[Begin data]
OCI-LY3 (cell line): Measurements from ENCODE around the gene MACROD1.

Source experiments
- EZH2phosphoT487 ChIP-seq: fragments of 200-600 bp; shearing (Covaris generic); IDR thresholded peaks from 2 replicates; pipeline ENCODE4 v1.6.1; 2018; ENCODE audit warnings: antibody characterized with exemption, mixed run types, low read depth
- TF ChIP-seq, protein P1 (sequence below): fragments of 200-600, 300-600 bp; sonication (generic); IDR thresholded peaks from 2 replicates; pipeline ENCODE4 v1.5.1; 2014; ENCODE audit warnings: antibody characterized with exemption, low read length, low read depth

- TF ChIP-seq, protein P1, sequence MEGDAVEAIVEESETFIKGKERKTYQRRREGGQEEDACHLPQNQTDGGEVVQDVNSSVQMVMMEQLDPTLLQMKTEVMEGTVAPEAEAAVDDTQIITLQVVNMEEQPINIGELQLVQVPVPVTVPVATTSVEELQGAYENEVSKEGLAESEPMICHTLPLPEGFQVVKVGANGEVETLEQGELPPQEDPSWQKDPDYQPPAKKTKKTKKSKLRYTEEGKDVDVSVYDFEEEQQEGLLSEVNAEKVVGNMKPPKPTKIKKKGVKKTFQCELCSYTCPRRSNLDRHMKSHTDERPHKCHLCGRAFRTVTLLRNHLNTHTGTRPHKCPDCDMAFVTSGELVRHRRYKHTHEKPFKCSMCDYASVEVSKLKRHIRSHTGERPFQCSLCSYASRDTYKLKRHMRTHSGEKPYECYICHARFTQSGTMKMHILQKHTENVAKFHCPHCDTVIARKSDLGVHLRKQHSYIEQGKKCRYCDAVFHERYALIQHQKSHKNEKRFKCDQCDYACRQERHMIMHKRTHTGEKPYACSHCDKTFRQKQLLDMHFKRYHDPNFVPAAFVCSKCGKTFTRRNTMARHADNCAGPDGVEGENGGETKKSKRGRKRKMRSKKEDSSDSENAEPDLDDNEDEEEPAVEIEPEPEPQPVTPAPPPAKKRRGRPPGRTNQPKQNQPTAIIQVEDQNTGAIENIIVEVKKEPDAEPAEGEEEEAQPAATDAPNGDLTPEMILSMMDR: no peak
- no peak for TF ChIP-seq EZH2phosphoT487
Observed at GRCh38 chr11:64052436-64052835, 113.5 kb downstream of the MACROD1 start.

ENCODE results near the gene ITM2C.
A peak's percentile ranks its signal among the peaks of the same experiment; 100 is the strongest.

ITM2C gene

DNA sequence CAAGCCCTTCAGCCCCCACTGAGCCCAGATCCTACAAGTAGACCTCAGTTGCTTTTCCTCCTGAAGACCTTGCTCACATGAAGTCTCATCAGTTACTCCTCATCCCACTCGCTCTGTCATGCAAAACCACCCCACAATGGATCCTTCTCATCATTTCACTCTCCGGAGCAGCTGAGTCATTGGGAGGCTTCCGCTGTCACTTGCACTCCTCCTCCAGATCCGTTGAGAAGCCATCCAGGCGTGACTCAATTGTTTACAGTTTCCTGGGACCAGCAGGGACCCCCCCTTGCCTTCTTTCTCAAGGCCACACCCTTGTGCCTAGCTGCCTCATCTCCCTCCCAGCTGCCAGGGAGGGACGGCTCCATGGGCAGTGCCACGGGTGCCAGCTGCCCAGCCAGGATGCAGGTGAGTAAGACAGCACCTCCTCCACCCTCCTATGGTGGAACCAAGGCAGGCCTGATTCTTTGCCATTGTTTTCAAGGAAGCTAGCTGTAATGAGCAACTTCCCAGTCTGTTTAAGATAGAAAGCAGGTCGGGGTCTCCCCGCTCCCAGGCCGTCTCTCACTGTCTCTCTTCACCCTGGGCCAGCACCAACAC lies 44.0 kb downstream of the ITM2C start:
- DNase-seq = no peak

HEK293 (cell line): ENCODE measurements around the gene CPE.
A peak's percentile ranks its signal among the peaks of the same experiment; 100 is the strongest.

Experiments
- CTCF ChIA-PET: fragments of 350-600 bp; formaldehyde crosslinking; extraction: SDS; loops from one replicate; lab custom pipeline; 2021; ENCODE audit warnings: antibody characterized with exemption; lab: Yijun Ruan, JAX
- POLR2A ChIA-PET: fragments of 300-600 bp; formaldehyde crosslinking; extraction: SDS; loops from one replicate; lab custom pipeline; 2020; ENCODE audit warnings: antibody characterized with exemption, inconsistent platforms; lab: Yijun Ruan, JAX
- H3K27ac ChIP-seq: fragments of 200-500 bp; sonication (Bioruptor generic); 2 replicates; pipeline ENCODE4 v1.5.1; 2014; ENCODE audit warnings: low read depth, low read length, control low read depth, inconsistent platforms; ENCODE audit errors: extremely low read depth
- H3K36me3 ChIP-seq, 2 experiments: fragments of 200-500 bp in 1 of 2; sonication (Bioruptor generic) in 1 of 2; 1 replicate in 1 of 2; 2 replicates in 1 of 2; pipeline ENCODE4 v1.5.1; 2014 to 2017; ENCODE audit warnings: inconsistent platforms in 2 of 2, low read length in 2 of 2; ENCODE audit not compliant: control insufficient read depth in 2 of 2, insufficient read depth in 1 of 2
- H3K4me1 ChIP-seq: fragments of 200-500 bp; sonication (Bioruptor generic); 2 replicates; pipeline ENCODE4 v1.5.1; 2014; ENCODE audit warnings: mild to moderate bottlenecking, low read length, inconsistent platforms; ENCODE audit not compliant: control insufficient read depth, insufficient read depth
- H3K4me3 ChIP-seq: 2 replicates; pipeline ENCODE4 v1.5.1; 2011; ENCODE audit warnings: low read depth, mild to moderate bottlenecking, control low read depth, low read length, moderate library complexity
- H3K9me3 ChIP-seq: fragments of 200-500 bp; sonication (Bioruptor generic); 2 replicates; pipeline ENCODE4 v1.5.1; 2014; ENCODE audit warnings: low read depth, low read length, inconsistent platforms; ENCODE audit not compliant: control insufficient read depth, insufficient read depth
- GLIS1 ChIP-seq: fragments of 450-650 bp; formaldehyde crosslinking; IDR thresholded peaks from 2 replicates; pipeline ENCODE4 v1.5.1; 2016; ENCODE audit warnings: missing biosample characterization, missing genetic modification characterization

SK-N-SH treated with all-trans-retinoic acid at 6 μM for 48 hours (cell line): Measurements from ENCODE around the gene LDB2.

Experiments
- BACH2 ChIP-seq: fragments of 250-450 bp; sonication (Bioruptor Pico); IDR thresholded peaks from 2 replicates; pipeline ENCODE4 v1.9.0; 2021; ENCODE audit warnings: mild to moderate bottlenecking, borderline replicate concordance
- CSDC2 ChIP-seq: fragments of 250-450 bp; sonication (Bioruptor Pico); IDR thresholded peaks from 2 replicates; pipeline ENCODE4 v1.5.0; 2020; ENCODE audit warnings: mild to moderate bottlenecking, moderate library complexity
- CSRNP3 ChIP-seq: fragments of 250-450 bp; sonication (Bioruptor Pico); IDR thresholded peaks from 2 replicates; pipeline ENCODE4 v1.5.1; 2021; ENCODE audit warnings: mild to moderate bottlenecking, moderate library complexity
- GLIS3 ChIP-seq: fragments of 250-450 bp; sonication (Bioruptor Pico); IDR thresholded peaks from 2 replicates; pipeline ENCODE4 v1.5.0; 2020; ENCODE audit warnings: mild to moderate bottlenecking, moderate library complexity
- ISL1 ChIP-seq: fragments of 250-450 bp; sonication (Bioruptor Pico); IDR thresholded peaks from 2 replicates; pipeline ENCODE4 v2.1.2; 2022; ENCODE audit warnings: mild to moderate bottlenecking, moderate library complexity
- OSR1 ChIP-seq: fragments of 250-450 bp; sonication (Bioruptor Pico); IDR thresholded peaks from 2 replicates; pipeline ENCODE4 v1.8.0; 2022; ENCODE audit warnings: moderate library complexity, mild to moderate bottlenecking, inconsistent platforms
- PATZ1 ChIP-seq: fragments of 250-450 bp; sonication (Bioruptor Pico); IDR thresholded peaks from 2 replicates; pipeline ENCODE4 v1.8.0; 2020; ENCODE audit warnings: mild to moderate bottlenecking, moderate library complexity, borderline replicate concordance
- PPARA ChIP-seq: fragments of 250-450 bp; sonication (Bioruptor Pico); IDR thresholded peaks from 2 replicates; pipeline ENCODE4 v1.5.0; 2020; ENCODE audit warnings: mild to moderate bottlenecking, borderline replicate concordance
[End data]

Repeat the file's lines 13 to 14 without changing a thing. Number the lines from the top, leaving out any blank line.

HEK293 (cell line): ENCODE measurements around the gene CPE.
A peak's percentile ranks its signal among the peaks of the same experiment; 100 is the strongest.